‘The Niceties’ discusses racism, bias in representation

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‘The Niceties’ discusses racism, bias in representation

The panel featured James Marten, department chair and professor of history at Marquette.

The panel featured James Marten, department chair and professor of history at Marquette.

Photo by Zach Bukowski

The panel featured James Marten, department chair and professor of history at Marquette.

Photo by Zach Bukowski

Photo by Zach Bukowski

The panel featured James Marten, department chair and professor of history at Marquette.

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For its production of “The Niceties,” the Milwaukee Repertory Theater’s Leah Harris said she planned to emphasize audience conversation. Though she was not part of organizing the theater’s season, Harris, director of the Rep’s ACT II community engagement program explained her enthusiasm about the conversation possibilities the story opens up. 

ACT II is responsible for facilitating discussions about shows with complex or contentious themes. Harris described ACT II topics as things “that are going to provoke you and ask you to lean into those more controversial topics.”

Previous themes that ACT II has facilitated conversations over have included mental health, the Ferguson shootings and gun violence.

This time for “The Niceties,” running at the Repertory Theater through Nov. 3, ACT II tackles racism and historical biases, and “how we’re telling (history) and aren’t telling it.”

Set in 2016, the drama’s plot centers on Zoe Reed, a student of color — played by Kimber Elayne Sprawl — and her intense dialogue with her professor Janine Bosko — played by Kate Levy — over Zoe’s paper on the exclusion of African Americans from the Revolutionary War. Through complex discussion, the two characters quarrel over their understandings of who tells America’s story and how their identities fit into it.

ACT II held a post-show panel Oct. 11 featuring James Marten, professor and chair of the Department of History at Marquette, alongside two other panelists. Besides Marten, the panel featured Emilio De Torre, the ACLU of Wisconsin director of community engagement and Amanda Seligman, a professor of history and urban studies at the University of Wisconsin-Milwaukee. 

Part of the reason Harris said she was enthusiastic about this panel was its thematic relevance to academia.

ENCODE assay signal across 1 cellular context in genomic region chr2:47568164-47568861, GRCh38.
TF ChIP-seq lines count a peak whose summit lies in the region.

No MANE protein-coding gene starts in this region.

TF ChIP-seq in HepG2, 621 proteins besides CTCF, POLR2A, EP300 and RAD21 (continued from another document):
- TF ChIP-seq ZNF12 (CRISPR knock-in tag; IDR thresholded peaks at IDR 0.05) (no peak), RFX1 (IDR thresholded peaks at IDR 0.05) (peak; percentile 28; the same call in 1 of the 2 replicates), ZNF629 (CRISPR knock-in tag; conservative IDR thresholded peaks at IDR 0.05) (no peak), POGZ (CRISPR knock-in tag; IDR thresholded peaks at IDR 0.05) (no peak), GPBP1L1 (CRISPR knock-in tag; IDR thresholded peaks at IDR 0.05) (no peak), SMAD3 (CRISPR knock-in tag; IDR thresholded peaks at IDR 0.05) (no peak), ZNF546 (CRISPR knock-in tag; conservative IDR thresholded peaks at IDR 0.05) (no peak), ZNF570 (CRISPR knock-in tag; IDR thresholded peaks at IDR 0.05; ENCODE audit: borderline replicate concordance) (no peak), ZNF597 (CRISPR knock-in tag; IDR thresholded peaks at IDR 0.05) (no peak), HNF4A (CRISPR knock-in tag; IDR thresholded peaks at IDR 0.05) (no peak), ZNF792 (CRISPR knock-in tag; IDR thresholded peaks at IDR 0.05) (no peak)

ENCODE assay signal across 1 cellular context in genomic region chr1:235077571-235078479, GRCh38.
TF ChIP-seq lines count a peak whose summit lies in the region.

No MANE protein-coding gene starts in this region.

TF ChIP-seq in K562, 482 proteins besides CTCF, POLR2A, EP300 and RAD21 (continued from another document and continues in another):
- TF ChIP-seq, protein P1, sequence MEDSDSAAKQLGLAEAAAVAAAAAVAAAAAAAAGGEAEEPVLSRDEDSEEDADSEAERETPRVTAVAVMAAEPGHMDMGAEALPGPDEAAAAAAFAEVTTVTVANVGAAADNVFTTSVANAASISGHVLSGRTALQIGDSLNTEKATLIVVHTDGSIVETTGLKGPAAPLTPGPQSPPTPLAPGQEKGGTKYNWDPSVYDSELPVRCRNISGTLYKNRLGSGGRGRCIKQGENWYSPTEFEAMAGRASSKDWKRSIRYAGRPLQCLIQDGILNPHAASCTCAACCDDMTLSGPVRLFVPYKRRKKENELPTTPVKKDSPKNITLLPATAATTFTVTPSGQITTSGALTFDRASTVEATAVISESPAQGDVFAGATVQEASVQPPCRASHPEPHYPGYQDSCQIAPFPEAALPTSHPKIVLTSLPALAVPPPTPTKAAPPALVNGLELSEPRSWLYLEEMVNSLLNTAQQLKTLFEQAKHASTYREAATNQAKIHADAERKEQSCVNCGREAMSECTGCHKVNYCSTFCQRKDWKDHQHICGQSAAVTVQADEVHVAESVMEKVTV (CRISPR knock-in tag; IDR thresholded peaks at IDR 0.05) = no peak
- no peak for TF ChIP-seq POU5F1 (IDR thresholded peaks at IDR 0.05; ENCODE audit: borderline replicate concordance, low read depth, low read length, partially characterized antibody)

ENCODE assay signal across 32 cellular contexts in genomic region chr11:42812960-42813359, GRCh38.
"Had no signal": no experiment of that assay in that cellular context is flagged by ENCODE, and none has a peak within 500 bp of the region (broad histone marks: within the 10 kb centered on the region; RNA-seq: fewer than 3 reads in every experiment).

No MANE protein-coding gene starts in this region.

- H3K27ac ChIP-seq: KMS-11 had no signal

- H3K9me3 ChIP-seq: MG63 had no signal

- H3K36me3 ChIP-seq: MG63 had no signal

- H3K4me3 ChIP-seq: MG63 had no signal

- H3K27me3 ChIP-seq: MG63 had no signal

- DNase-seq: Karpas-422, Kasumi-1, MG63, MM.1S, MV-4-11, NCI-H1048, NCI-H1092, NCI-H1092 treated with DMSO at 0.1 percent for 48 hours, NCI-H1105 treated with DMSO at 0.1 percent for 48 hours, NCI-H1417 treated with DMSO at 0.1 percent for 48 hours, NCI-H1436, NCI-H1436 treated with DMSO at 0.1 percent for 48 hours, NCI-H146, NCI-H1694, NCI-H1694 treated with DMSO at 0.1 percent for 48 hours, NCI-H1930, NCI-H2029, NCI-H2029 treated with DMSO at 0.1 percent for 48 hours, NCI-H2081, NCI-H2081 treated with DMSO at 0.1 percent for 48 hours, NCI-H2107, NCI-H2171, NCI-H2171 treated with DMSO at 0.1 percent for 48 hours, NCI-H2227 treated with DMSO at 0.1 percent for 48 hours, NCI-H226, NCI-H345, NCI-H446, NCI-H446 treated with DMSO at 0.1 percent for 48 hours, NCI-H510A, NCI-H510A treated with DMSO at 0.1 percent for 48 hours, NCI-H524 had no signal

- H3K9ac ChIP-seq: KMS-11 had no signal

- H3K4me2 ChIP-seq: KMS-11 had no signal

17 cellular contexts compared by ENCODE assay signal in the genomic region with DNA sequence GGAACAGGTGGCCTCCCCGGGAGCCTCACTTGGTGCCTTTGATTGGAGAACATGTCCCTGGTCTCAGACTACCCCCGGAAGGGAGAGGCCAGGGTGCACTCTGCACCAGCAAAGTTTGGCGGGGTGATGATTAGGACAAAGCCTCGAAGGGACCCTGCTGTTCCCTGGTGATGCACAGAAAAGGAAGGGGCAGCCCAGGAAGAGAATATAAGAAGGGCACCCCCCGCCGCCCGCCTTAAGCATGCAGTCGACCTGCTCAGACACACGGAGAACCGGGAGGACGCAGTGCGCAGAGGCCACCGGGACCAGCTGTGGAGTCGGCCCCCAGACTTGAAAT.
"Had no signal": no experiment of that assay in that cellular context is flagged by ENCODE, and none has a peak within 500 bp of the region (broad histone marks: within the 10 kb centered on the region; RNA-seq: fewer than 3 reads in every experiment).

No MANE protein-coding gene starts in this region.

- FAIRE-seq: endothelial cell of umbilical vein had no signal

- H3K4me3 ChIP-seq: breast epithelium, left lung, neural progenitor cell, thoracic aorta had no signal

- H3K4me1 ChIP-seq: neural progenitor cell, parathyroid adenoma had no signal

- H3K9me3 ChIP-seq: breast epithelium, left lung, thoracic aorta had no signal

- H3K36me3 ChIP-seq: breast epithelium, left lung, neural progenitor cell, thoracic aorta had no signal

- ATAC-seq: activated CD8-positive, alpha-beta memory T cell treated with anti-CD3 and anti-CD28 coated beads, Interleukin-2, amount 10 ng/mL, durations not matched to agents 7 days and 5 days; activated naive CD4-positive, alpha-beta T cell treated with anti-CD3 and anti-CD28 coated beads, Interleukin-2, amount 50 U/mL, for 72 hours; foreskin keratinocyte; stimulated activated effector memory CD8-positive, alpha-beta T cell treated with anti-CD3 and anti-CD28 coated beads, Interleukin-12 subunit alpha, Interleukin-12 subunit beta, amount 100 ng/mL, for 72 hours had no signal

“I wanted to connect to universities (because of the play’s subject matter),” Harris said. “In the show’s second act, (the production) dives into how academia’s systems have been problematic to marginalized communities,” she said.

“This play, I think, offers a very interesting platform to talk about a lot of really complex things,” Harris said. “(It offers) a platform to talk about relationships between professors and students, relationships between black women and white women, relationships between each of those identities in history and how (they) view (it).”

“The relationship between a professor and a student is reciprocal,” Harris said. Even though the play is high-stakes and intense, she said she hopes it opens some doors for how we view those relationships.

She said the Rep’s connection with Marquette provided a great opportunity for students to get involved in this conversation. 

“We’re doing a program on campus … at the beginning of November, a couple of days after the show closes,” Harris said. “Marquette professors have been inviting their students to come see the show during our College Nights with discounted ticket rates … (and have been) asking them to put together their own reflections.” 

Harris said the organization’s core beliefs and values include providing engaging and entertaining — but also provocative — art that makes audiences think beyond their own world views. 

Carly Christensen, a student of Levy who gave a short pre-show talk, said she was challenged by “The Niceties.”

 “I’m questioning my own behavior and how I am (as a white woman) … good and bad, so it resonates (on that level),” Christensen said.

When the curtains closed and the lights dimmed, the standard pre-show etiquette disclaimer said to react appropriately if so moved. “Throw (tomatoes) if so moved,” an audience member whispered to himself.

Throughout the first half, laughter was not always universal, occurring when jokes were not made or in response to dead air.